One of the mysteries of the English language finally explained.
A repeated or additional performance of an item at the end of a concert, as called for by an audience.
repeat performance, extra performance, additional performance, replay, repeat, repetitionView synonyms
- ‘After a standing ovation and two encores, we were left wanting more.’
- ‘After the first encore, the crowd made it obviously clear they wanted more.’
- ‘The audience loved it nonetheless, applauding and demanding an encore.’
- ‘At 62 she rarely betrayed her age and, if my memory serves me correctly, she performed a number of encores to thank the very enthusiastic audience.’
- ‘We are also pleased that an encore performance was requested by the public.’
- ‘The crowd of course couldn't let it go at that and we demanded an encore.’
- ‘Then they produced a second-half encore which delighted their manager even more.’
- ‘The two-hour set was a mix of new songs and older hits with two encores.’
- ‘They are playing their second encore after some serious chanting and foot stomping.’
- ‘After the final encore, the curtains shut and people began to leave.’
- ‘One starstruck lad stood in front of the stage, waiting patiently for a second encore.’
- ‘They order a jug of sangria, watching the Argentinian who, aware of his audience's renewed interest, is now performing an encore.’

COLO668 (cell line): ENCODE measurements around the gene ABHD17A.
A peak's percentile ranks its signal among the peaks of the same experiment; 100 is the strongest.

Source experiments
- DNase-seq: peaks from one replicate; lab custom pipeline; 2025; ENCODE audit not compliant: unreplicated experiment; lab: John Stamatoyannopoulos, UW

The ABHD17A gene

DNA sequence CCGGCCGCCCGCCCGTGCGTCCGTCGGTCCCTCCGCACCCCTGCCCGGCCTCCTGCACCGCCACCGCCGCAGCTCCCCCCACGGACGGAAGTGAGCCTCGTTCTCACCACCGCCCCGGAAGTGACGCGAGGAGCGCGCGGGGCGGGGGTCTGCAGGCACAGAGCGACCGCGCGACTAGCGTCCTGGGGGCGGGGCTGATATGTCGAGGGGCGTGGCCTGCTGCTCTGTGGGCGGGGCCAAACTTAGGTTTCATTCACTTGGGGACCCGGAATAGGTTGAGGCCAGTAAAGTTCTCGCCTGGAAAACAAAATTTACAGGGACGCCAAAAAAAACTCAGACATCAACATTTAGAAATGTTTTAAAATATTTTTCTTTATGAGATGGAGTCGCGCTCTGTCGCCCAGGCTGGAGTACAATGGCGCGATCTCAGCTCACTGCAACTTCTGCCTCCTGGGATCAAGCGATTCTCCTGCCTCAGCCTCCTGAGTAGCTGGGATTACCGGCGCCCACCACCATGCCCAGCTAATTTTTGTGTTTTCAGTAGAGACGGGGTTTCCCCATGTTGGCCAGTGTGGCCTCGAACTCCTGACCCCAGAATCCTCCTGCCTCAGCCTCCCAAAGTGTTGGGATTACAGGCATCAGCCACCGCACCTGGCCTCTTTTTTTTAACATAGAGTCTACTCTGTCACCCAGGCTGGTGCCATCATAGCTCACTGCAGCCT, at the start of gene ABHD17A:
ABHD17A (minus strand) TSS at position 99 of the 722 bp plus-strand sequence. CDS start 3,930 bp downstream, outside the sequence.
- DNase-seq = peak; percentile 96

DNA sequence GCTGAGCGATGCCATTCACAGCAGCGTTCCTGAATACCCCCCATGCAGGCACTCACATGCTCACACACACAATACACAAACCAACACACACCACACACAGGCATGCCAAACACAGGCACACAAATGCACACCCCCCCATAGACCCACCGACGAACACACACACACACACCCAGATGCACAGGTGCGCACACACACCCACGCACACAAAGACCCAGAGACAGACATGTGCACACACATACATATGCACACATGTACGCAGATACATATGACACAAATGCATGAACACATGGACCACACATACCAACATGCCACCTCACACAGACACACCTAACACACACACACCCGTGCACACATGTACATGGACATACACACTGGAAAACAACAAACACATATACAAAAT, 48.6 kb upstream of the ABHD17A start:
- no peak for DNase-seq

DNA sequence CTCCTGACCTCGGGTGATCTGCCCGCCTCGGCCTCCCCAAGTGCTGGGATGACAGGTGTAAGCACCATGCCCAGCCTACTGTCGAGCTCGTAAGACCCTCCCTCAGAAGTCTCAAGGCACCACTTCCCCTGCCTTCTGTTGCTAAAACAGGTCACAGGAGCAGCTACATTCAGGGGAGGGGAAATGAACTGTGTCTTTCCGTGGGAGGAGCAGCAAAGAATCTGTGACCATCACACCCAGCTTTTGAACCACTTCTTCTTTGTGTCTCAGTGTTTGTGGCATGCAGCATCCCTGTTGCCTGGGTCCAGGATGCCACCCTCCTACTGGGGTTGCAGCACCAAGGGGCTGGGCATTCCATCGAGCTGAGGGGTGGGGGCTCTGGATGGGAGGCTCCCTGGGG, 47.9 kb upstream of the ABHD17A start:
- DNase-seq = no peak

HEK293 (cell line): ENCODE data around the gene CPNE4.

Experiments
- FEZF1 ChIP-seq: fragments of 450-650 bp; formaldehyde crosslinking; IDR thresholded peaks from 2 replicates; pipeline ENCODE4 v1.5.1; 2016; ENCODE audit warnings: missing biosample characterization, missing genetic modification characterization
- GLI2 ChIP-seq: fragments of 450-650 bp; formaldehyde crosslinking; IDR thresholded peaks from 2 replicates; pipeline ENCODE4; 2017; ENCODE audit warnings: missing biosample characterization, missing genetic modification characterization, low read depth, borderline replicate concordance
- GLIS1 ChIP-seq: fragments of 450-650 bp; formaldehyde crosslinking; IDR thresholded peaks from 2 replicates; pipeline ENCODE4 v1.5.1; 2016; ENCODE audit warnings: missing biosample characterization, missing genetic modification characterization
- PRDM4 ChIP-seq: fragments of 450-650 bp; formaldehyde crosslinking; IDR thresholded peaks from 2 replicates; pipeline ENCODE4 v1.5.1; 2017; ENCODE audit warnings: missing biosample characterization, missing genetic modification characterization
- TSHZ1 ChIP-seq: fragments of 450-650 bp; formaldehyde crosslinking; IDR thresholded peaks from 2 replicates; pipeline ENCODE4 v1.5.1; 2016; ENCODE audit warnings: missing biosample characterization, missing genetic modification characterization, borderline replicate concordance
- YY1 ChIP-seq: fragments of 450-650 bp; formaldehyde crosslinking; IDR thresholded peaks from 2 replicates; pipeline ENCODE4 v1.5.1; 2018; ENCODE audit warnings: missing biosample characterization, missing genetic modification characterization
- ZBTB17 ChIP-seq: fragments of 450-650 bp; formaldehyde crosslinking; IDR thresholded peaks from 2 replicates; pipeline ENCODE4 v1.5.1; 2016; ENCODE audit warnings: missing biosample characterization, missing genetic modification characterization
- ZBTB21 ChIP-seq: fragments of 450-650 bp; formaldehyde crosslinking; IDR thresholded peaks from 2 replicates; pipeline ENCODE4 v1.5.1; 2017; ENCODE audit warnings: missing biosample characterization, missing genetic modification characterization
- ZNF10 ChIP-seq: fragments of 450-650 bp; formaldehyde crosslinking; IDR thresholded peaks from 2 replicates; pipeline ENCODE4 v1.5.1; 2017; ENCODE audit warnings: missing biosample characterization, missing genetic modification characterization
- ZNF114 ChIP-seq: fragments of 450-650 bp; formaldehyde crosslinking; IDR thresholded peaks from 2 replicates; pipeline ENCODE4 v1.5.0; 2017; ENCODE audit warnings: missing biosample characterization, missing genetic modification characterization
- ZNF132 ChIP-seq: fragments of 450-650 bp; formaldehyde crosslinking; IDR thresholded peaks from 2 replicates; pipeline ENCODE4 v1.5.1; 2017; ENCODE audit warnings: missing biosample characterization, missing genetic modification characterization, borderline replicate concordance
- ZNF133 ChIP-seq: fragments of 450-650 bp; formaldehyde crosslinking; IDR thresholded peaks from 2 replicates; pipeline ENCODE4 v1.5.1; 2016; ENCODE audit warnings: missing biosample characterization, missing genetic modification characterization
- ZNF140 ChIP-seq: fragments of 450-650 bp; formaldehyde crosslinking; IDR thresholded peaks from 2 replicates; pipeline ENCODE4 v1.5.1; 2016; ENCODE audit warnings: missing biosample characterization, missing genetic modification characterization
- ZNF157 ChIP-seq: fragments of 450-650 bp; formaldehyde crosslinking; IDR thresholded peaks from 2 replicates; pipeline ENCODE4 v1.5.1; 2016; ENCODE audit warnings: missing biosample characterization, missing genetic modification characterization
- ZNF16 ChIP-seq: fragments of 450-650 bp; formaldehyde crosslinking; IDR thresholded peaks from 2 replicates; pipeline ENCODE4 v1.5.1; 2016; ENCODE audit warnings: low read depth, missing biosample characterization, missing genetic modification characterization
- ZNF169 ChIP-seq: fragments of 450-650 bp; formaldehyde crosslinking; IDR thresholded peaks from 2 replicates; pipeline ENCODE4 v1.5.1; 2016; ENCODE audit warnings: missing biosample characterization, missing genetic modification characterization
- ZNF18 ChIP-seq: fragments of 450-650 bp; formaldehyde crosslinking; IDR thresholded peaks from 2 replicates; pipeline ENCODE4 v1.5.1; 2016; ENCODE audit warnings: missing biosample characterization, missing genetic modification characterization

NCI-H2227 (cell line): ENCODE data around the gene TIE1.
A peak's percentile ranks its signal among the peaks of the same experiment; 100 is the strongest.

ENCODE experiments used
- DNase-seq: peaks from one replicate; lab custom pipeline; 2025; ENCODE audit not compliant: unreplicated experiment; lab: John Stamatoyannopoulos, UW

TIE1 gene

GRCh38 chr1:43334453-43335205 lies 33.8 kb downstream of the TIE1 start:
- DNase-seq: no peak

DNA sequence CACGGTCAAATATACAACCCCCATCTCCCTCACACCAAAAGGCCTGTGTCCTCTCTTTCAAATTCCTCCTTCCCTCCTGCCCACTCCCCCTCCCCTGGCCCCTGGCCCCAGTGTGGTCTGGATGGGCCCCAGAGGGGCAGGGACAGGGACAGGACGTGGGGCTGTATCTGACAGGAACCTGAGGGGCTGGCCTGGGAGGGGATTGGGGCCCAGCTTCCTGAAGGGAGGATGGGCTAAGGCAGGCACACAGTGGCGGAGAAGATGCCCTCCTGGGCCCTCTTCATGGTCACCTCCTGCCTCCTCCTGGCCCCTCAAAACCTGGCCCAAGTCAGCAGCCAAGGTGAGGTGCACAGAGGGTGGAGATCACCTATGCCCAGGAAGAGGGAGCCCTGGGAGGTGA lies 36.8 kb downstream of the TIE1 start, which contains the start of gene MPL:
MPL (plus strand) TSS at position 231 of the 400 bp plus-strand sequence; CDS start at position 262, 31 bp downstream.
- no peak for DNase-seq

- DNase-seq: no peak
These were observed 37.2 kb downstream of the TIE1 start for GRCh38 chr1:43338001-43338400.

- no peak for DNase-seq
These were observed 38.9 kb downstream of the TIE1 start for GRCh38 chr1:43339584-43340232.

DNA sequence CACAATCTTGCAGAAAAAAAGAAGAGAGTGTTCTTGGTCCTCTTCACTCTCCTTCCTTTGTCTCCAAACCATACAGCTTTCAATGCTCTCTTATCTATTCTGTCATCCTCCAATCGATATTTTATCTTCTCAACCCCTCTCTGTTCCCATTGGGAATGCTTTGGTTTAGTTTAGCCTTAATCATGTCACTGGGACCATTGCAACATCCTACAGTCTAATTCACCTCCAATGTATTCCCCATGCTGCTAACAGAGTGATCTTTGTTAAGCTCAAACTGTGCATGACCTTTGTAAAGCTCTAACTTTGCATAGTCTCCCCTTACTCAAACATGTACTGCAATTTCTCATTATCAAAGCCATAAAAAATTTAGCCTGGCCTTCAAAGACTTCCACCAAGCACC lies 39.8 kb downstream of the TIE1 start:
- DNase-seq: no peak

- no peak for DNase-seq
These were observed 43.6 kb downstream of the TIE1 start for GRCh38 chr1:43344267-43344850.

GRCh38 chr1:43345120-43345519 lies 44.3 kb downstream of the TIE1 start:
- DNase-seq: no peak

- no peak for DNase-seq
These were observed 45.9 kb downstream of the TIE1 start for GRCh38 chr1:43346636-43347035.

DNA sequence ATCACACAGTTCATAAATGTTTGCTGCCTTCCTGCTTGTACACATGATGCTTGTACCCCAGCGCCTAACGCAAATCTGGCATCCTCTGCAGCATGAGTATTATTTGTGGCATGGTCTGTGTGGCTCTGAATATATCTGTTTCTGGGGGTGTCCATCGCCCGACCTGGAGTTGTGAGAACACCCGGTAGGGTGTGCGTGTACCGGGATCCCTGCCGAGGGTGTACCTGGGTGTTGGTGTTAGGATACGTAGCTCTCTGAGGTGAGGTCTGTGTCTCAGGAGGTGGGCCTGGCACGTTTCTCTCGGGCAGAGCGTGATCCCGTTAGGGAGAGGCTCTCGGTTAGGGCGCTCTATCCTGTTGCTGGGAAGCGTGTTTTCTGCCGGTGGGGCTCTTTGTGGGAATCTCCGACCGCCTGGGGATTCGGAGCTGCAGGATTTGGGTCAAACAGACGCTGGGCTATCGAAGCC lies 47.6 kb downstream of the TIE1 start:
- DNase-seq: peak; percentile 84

- ‘And then it's time for the encores and final farewells.’
- ‘An encore of a Galician folk song was a welcome chance to appreciate the group's many talents once again.’
- ‘After a few minutes of shouts for more, they reappear for the inevitable encore.’
- ‘The riot lasted forty-five minutes and an encore performance was put on the following night.’
- ‘They did two encores, the second of which began simply with Johnson performing solo acoustic.’
- ‘In short, a band that is gracious enough to perform two encores is worthy of forgiveness.’
- ‘After receiving their prizes, the winners performed an encore.’
- ‘We all start stamping our feet and calling for the obligatory encore.’
Called out by an audience at the end of a concert to request an additional performance.
Give or call for a repeated or additional performance of (an item) at the end of a concert.
- ‘At the Richter premiere the third movement was encored, and Elgar wrote beside it in his programme ‘lovely’.’
- ‘‘Va, pensiero,’ the opera's most famous excerpt, was even encored on opening night.’
- ‘Spice was encored three times.’
Early 18th century: French, literally ‘still, again’.
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